buying property in NYC
June 16, 2009 10:29 AM   Subscribe

Looking in a "neglected" area of NYC for property to buy. My question is how to get information; on owners, and issues like back taxes owed, or even, now especially, foreclosures. The Dept. of Finance has block-by block data, but it is very time-consuming, and obviously does not include current data.

How could someone comb through a neighborhood for up-to-date data?
How do realtors or developers do their research?
posted by ebesan to Work & Money (5 answers total) 4 users marked this as a favorite
Realtors and developers do research?

I'm being facetious. Larger companies contract with private data collection firms - companies which can actually send out people to... oh, I dunno... count the number of cars that pass through an intersection, comb through filings at city hall... in effect, generate as close to a "real time" information about a parcel as possible. This is one such company that I know of - a friend worked for them for a few years and I got a glimpse of their data collection techniques.

You, as a private individual, will not have access to this very expensive information.

There are other indicators you can look for. For instance, even though developers make educated guesses about what is "up and coming" the actual process of re-zoning and getting permits takes time and is often a public process. Dig though city council records and see where the developers are going. I don't know if NYC has TIFs (I'm sure they have something similar) but here in Chicago they are often a good indicator of areas of town where developers are licking their chops and sharpening their knives. The gist is that you buy nearby you can ride the coat tails of development.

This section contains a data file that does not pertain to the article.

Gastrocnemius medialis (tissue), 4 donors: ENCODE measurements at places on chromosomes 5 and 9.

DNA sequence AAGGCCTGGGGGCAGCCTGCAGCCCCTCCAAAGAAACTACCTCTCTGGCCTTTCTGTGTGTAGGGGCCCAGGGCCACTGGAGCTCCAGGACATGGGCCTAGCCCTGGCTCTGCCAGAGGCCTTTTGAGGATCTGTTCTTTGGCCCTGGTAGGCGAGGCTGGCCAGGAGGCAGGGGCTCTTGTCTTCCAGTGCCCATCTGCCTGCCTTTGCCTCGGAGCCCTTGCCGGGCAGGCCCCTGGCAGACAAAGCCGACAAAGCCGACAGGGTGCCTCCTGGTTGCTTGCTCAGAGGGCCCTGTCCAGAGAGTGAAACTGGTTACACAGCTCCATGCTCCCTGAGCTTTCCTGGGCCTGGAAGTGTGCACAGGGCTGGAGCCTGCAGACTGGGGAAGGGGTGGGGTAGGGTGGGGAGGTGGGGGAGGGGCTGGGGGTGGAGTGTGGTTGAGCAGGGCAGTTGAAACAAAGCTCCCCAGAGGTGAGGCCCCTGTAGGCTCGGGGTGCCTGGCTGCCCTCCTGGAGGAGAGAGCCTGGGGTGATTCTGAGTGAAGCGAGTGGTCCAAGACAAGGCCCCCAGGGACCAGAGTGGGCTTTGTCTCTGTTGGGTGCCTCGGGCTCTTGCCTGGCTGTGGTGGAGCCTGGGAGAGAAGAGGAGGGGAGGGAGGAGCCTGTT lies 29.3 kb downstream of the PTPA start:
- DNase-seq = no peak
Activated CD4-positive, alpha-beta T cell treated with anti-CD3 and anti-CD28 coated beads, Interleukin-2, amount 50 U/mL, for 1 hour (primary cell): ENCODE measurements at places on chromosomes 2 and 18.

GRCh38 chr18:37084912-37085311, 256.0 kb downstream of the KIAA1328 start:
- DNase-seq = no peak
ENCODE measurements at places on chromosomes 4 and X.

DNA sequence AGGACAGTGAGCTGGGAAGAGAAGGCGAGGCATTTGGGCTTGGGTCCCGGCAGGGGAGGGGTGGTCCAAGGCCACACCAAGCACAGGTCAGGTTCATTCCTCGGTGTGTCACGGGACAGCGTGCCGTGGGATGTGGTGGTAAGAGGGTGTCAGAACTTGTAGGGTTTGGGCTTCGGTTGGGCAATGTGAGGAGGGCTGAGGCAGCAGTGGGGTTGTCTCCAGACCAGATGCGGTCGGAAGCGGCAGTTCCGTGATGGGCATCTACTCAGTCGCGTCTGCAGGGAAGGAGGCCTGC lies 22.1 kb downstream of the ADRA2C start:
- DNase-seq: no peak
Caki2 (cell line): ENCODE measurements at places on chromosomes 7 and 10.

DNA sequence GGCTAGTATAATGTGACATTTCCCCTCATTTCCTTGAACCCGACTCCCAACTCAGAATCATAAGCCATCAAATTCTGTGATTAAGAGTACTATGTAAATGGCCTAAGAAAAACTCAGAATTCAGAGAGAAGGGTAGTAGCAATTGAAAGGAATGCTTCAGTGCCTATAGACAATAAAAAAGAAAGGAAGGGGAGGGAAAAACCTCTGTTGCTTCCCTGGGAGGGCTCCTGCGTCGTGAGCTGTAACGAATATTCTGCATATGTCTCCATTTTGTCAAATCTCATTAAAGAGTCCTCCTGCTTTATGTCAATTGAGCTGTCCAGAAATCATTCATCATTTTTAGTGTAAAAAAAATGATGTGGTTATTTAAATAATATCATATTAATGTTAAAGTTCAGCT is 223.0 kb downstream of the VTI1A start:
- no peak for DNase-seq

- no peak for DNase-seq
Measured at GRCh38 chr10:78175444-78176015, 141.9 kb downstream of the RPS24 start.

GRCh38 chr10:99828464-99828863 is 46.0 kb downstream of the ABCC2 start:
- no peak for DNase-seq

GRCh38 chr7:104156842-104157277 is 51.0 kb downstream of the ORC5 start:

Generally I feel that there are alternatives to this type of gambit which require a more "street-level" sense of things mixed with a knowledge of geography and history. NYC is a unique animal, but here in Chicago you can pick out the gentrifying areas (and thus the areas which are still a "deal") just by looking at a map and cross referencing that with crime data. Areas with high crime (ghetto areas) which are close to the central business district are a no brainier for those looking to buy in. The crime, litter, loitering teens in hoodies, drive down property values in the short term, but in the long term the brutal reality of geography guarantees value.

So, in answer to your question, "No." There is no time-saving alternative that is not cost prohibitive. Otherwise smarter and richer people than you or I would have already bought up most of the planet - as it is that's pretty close to the reality anyway.

Research takes time.
posted by wfrgms at 10:52 AM on June 16, 2009 [1 favorite]

You could try looking up addresses in StreetEasy. In the interest of full disclosure, I used to work there. StreetEasy connects you with the NYC DOB / ACRIS database and others which have records on sales, building inspections, building permits, etc. You can access most if not all of this information for free, but as you have already found, it's rather time-consuming. This, of course, is StreetEasy's selling point. I think it's $10/month and you can cancel once you've found the info you need.

Here's a link to ACRIS: Online City Register

FYI, you'll have to find the BBL (Borough, Block and Lot) for any given address before looking up its records. Once you've clicked to begin using ACRIS, you can find the BBL by doing a Find Addresses And Parcels search on the address.

I'd recommend you give StreetEasy a try, though. They're nice people and do try their best to get the relevant info to their users, even without me working there :)

Good luck!

(no, StreetEasy is not paying me to recommend them!)
posted by jacquilinala at 11:17 AM on June 16, 2009

Probably not a ton faster (but free and public) the Department of Buildings website lets you search for an address and then review info for the entire block.
posted by qldaddy at 11:18 AM on June 16, 2009

They have everything. Pretty much.
posted by From Bklyn at 11:36 AM on June 16, 2009

Residential or commercial? CoStar is the big name in commercial real estate data.
posted by mullacc at 11:48 AM on June 16, 2009

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